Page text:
Up here there on the mountain there was no one who was sick who needed Jesus’ help, no one was begging, and at last they were by themselves, away from people who always asked questions and criticized. The world up there was intact and Peter wanted to preserve that. “It is good for us to be here.” And staying up there would protect him from the real world. It would be easier to follow Christ up here, to be a disciple here. And look at his company: Jesus, Moses, and Elijah.
What can be better than being in the presence of the Son of God and two of God’s spokespersons? But Mark’s comment is interesting and revealing: “He did not know what he was saying!”
You see Peter had a very interesting way of dealing with the tension that exists between faith in God and the harsh realities of life. In the previous Chapter (Mark 8:27-30) Jesus asked the disciples a profound question: “Who do people say that I am?” Some say, John the Baptist, others Elijah, and some are saying one of the prophets. But then Jesus asked them directly: “But who do you say that I am?” And then Peter spoke the words that became the foundation of Christian faith: “You are the Messiah!” This was indeed a turning point in the history of Christianity. For the very first time someone confessed that Jesus was the one coming from God, the Messiah, the One every Jew was waiting for, the One who would change everything and who would bring peace and justice to this world.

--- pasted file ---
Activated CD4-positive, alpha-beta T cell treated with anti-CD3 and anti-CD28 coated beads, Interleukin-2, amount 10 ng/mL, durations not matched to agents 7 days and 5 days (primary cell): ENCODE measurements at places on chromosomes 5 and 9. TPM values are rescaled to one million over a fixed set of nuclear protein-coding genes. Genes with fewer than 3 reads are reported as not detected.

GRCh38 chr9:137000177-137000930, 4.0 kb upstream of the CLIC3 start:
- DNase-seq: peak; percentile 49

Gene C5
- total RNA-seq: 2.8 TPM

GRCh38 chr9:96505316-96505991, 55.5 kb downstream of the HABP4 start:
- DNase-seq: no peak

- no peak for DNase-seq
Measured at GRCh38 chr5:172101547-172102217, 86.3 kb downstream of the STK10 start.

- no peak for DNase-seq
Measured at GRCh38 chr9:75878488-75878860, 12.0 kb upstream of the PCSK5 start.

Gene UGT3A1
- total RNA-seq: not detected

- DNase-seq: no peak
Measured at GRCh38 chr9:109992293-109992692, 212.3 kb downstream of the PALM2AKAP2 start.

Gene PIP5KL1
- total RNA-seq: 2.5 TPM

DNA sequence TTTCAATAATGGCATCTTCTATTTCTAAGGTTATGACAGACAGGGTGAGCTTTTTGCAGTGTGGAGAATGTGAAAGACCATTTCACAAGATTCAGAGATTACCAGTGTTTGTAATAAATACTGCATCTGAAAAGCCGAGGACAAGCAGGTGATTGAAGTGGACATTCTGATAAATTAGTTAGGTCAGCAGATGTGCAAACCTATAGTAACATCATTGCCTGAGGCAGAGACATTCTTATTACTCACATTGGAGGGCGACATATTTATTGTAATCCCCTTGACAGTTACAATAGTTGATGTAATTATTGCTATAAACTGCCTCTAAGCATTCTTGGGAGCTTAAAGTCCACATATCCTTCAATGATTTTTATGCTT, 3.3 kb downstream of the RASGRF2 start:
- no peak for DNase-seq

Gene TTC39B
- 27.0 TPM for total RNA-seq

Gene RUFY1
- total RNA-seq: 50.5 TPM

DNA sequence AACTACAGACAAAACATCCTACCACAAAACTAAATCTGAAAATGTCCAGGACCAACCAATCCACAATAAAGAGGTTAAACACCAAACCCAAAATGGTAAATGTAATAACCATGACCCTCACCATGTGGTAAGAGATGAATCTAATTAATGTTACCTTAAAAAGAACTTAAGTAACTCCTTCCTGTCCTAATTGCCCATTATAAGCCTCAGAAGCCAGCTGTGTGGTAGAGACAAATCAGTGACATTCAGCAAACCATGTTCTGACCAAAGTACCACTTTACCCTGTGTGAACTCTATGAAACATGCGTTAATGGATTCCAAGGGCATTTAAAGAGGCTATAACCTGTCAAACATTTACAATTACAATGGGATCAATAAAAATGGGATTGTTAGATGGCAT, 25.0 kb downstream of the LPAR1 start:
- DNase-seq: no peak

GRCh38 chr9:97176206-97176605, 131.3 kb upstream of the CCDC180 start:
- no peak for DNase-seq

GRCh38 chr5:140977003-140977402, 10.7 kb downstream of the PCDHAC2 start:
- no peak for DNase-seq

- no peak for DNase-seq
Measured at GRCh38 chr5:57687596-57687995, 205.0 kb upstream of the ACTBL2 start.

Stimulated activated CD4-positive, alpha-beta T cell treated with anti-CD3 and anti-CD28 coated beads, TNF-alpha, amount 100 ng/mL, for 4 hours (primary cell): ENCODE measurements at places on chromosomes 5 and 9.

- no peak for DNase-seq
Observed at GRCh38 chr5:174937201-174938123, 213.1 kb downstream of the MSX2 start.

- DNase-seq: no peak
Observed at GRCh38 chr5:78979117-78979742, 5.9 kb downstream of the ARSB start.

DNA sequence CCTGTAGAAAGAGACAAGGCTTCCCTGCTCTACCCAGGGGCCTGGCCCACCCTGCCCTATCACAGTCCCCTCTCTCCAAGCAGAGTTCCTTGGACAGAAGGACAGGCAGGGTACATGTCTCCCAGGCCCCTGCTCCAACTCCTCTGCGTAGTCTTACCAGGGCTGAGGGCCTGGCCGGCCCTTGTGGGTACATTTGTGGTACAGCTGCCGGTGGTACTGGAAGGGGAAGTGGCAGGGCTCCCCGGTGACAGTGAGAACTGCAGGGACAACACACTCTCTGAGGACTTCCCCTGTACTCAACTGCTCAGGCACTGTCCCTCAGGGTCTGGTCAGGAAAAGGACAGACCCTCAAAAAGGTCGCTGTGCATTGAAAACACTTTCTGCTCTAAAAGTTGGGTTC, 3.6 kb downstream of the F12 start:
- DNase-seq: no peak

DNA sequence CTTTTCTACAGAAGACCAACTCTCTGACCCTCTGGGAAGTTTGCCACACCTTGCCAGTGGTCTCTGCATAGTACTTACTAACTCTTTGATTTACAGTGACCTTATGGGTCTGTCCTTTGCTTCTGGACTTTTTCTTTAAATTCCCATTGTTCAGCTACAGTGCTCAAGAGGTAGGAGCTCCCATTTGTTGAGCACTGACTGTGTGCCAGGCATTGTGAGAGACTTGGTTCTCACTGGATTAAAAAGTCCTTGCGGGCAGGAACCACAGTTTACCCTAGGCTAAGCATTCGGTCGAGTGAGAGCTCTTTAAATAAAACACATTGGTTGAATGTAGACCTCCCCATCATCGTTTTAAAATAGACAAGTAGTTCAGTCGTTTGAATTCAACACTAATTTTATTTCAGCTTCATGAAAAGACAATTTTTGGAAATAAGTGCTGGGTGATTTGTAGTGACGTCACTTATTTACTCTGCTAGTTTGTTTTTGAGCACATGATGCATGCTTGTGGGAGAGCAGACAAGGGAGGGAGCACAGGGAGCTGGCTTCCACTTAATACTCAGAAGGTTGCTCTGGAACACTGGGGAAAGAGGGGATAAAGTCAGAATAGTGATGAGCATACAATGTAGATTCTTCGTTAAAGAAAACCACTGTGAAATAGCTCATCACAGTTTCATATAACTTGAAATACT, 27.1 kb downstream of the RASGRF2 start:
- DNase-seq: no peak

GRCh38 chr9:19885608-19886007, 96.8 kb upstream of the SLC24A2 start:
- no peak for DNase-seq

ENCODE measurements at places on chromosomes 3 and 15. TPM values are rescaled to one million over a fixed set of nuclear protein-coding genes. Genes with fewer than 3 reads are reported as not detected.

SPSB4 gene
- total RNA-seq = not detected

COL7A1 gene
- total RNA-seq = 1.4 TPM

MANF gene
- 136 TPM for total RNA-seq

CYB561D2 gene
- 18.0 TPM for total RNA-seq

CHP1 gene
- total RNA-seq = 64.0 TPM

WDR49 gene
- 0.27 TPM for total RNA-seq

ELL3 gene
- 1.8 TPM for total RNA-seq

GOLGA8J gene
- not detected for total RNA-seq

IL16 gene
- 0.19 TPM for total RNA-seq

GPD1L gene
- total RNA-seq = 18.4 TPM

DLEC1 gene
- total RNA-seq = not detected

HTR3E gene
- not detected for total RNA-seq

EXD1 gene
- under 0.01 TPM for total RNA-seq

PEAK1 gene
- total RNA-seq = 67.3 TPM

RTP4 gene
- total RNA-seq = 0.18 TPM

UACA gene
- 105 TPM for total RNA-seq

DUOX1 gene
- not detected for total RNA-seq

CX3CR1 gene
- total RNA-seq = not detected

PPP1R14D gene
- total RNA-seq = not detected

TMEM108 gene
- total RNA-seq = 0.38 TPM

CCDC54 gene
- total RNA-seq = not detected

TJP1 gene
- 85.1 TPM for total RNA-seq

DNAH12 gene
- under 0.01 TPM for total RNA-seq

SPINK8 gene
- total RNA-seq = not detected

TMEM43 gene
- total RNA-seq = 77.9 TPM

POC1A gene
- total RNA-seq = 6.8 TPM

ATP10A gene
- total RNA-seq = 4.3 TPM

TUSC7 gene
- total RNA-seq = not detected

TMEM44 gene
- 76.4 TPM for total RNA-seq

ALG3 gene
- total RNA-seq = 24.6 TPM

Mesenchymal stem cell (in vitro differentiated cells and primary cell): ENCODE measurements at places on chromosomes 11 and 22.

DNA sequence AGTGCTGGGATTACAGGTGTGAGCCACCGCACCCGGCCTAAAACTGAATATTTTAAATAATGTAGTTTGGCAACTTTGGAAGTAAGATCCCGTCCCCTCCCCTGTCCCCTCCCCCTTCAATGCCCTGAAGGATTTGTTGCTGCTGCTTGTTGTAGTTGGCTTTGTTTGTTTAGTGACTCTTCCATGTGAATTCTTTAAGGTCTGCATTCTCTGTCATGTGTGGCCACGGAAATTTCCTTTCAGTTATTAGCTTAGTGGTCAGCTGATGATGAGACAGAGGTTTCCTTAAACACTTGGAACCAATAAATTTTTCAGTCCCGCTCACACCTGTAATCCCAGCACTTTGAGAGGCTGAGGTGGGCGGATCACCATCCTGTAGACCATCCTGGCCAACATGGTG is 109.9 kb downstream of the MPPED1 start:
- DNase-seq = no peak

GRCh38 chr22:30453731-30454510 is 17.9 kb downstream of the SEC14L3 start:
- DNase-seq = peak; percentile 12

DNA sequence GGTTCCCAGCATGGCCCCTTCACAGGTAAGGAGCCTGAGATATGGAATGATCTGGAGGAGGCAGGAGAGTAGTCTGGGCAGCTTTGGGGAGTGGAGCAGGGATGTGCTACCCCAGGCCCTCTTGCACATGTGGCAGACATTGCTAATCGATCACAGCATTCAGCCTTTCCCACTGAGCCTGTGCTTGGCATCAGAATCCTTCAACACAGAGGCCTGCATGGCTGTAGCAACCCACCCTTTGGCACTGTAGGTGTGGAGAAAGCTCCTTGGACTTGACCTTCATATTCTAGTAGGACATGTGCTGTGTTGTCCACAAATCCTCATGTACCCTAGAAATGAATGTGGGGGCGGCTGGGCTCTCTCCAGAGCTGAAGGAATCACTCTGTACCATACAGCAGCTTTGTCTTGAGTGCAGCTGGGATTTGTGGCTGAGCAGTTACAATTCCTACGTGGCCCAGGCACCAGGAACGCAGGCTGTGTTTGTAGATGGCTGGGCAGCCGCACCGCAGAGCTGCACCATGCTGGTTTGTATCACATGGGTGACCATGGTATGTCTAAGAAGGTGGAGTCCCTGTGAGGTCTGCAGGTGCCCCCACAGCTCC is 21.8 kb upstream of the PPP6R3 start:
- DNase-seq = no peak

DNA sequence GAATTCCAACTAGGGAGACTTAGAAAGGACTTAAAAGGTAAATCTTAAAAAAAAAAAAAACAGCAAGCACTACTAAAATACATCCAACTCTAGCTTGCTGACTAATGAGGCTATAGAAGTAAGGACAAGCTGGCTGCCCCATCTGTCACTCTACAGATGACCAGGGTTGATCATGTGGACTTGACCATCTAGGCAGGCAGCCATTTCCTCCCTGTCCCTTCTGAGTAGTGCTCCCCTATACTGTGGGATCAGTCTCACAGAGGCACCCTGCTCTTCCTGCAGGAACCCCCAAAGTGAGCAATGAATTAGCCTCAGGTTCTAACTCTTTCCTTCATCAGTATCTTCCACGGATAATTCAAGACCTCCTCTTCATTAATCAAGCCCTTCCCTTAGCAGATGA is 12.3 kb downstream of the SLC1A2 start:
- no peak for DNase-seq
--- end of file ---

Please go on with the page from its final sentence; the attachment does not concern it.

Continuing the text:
However, in the very next paragraph Jesus explains what these words meant: The Son of Man must undergo great suffering, be rejected, and be killed. Jesus was of course referring to what would happen to him: he would suffer and he would die. But then Peter rebuked him. How dare he talk about suffering?
There is something of a Peter in all of us. We are all uncomfortable with suffering. Let’s face it, we don’t deal well with uncertainty and anxiety, we do not really know how to deal with suffering. Avoiding suffering is deeply ingrained in us, it is a survival mechanism. We all have felt that we need a break from the poor, the bad news, the struggling and the suffering! But this is not what God wants. God does not take us out of this world!
So, I don ‘t need to remind you that as we gather here to hear God’s Word and celebrate communion, that the earth is crying out for deliverance. People are suffering. Yes, let me remind you that our Lenten journey starts on Wednesday. This was the journey that Jesus himself took and it led to Golgotha and the terrible suffering of a righteous man.
As we gather here we let us admit openly and honestly that we all would do what Peter did. We would also prefer to be in a safe, comfortable place in the presence of people we love and care for. We all want to escape from the real world. But let me also remind you that it would be selfish if we were to avoid the real world. Jesus shows us the selfless way in him taking up his cross for us.